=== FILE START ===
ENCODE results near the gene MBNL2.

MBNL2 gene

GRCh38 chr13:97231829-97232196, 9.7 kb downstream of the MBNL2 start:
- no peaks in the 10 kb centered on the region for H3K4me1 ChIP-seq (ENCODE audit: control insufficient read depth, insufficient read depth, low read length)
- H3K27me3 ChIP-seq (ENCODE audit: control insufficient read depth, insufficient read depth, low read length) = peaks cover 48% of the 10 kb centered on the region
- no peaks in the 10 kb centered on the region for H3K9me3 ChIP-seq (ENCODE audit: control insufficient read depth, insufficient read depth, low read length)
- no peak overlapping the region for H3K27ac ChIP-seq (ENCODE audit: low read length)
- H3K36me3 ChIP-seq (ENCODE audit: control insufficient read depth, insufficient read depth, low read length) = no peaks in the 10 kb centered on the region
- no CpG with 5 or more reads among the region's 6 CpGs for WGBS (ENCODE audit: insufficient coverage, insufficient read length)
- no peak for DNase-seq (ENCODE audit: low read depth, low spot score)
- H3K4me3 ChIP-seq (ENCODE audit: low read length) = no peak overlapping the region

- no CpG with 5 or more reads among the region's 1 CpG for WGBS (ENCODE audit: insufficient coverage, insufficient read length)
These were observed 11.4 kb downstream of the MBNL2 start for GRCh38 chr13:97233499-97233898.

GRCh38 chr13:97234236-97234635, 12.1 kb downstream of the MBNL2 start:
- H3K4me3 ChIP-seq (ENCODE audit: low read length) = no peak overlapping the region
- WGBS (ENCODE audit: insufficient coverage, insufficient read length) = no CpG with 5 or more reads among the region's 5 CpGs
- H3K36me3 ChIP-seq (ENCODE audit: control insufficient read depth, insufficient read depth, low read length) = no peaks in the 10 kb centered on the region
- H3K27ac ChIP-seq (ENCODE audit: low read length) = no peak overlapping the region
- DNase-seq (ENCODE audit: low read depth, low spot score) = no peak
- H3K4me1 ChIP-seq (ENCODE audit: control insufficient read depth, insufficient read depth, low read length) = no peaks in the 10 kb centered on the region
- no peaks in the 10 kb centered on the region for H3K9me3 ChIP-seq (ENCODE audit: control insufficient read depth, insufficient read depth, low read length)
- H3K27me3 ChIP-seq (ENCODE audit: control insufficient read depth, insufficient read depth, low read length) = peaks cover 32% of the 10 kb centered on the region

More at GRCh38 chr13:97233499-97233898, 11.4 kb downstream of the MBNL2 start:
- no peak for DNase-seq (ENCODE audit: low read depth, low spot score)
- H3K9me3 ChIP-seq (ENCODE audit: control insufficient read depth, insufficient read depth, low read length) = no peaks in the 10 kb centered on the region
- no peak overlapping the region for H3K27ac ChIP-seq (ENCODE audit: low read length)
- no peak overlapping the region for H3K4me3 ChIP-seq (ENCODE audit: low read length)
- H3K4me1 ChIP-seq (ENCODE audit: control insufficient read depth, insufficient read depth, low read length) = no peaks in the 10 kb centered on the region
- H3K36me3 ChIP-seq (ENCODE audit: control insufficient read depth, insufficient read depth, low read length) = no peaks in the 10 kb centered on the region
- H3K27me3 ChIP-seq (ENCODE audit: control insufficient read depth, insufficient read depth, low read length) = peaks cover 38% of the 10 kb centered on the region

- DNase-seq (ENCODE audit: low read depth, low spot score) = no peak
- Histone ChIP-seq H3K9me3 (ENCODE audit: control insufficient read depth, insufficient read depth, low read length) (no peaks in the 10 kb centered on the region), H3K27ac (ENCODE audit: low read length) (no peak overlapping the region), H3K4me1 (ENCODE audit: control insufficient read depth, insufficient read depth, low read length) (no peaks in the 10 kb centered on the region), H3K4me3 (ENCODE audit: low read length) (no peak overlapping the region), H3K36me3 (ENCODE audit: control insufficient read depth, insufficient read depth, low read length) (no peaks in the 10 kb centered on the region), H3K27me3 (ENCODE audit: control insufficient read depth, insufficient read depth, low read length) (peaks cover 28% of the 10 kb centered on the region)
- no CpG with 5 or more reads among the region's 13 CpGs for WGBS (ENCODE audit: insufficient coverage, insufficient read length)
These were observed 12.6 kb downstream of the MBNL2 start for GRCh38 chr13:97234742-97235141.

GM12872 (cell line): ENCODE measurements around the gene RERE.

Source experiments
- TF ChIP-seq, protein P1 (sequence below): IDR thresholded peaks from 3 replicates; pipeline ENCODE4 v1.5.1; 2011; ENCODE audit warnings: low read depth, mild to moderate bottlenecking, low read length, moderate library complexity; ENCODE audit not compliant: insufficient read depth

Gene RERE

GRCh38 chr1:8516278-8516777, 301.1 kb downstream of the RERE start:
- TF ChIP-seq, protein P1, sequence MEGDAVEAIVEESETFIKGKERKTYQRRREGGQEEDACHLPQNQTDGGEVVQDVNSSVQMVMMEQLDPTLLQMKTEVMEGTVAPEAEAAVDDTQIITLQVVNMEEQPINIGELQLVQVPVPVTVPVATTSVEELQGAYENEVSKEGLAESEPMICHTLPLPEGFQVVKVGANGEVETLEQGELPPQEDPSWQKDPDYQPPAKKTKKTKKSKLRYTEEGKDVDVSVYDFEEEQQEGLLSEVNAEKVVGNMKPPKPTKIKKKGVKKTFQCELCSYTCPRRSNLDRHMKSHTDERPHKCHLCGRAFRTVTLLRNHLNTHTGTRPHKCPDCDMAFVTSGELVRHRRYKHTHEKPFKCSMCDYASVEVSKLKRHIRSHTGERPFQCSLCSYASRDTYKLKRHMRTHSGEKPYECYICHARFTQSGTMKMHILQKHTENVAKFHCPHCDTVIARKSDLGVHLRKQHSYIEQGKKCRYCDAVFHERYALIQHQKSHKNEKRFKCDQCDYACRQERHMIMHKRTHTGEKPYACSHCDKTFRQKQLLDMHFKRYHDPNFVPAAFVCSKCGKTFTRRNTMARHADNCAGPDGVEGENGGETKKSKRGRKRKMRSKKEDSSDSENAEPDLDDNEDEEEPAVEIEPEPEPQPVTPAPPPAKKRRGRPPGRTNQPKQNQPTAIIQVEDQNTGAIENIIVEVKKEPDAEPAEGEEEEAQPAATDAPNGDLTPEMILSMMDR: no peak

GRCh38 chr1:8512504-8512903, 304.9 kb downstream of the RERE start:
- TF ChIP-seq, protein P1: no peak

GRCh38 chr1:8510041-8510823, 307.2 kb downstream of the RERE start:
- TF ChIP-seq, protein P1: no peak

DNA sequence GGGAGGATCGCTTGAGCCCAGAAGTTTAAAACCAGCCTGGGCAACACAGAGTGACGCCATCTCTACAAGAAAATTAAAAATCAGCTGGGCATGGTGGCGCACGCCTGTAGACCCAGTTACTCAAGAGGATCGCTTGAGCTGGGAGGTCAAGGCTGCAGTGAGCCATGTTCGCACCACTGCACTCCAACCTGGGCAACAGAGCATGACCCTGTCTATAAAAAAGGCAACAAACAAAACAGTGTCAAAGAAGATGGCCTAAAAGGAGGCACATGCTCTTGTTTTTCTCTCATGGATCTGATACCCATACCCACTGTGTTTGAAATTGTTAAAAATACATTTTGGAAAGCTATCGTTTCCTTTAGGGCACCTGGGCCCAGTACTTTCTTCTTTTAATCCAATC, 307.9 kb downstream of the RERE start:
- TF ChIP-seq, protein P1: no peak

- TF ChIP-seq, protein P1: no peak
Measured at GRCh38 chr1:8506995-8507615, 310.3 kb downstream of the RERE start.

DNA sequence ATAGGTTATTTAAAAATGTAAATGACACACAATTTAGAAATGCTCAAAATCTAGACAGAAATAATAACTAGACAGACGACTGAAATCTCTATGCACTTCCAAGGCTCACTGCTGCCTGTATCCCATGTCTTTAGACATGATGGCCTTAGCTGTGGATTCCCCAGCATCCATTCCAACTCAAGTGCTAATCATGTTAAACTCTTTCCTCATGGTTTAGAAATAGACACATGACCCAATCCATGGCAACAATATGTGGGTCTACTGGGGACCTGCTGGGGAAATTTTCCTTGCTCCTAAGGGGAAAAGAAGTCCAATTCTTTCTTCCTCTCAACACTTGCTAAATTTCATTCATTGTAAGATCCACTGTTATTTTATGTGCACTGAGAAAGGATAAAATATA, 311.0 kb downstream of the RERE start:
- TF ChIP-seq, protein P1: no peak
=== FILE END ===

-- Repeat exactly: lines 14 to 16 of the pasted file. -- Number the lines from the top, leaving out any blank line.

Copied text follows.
GRCh38 chr13:97234236-97234635, 12.1 kb downstream of the MBNL2 start:
- H3K4me3 ChIP-seq (ENCODE audit: low read length) = no peak overlapping the region
- WGBS (ENCODE audit: insufficient coverage, insufficient read length) = no CpG with 5 or more reads among the region's 5 CpGs